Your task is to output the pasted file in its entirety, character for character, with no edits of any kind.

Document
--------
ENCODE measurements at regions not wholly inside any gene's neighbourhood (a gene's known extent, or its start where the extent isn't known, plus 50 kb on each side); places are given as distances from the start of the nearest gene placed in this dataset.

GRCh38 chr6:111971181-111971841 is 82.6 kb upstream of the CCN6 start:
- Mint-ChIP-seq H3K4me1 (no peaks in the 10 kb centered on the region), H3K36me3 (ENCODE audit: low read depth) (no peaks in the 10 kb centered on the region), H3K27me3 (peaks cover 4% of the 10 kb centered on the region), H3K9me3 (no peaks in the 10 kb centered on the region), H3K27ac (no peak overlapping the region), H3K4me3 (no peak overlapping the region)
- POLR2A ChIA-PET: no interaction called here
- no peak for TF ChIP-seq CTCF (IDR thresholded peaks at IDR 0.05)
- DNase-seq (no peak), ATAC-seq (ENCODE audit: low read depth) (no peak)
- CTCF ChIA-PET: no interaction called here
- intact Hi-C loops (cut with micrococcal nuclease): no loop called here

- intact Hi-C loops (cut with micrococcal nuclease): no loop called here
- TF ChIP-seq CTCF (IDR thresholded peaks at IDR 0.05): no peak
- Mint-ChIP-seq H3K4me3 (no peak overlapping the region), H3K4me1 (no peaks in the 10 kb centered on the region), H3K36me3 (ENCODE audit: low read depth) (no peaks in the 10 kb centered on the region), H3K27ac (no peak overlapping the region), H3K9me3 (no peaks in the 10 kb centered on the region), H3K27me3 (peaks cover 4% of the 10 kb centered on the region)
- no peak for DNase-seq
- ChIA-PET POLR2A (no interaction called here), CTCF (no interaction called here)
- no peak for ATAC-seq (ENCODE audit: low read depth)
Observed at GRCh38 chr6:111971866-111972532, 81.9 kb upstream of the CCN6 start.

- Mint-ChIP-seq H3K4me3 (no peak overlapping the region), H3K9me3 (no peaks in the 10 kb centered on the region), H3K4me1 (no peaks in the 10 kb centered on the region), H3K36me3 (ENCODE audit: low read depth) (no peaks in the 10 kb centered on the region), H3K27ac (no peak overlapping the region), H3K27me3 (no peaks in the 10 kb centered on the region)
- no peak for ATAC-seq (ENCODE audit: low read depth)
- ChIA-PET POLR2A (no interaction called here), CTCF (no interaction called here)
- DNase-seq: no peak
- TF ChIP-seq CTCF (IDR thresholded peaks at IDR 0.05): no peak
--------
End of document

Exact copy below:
ENCODE measurements at regions not wholly inside any gene's neighbourhood (a gene's known extent, or its start where the extent isn't known, plus 50 kb on each side); places are given as distances from the start of the nearest gene placed in this dataset.

GRCh38 chr6:111971181-111971841 is 82.6 kb upstream of the CCN6 start:
- Mint-ChIP-seq H3K4me1 (no peaks in the 10 kb centered on the region), H3K36me3 (ENCODE audit: low read depth) (no peaks in the 10 kb centered on the region), H3K27me3 (peaks cover 4% of the 10 kb centered on the region), H3K9me3 (no peaks in the 10 kb centered on the region), H3K27ac (no peak overlapping the region), H3K4me3 (no peak overlapping the region)
- POLR2A ChIA-PET: no interaction called here
- no peak for TF ChIP-seq CTCF (IDR thresholded peaks at IDR 0.05)
- DNase-seq (no peak), ATAC-seq (ENCODE audit: low read depth) (no peak)
- CTCF ChIA-PET: no interaction called here
- intact Hi-C loops (cut with micrococcal nuclease): no loop called here

- intact Hi-C loops (cut with micrococcal nuclease): no loop called here
- TF ChIP-seq CTCF (IDR thresholded peaks at IDR 0.05): no peak
- Mint-ChIP-seq H3K4me3 (no peak overlapping the region), H3K4me1 (no peaks in the 10 kb centered on the region), H3K36me3 (ENCODE audit: low read depth) (no peaks in the 10 kb centered on the region), H3K27ac (no peak overlapping the region), H3K9me3 (no peaks in the 10 kb centered on the region), H3K27me3 (peaks cover 4% of the 10 kb centered on the region)
- no peak for DNase-seq
- ChIA-PET POLR2A (no interaction called here), CTCF (no interaction called here)
- no peak for ATAC-seq (ENCODE audit: low read depth)
Observed at GRCh38 chr6:111971866-111972532, 81.9 kb upstream of the CCN6 start.

- Mint-ChIP-seq H3K4me3 (no peak overlapping the region), H3K9me3 (no peaks in the 10 kb centered on the region), H3K4me1 (no peaks in the 10 kb centered on the region), H3K36me3 (ENCODE audit: low read depth) (no peaks in the 10 kb centered on the region), H3K27ac (no peak overlapping the region), H3K27me3 (no peaks in the 10 kb centered on the region)
- no peak for ATAC-seq (ENCODE audit: low read depth)
- ChIA-PET POLR2A (no interaction called here), CTCF (no interaction called here)
- DNase-seq: no peak
- TF ChIP-seq CTCF (IDR thresholded peaks at IDR 0.05): no peak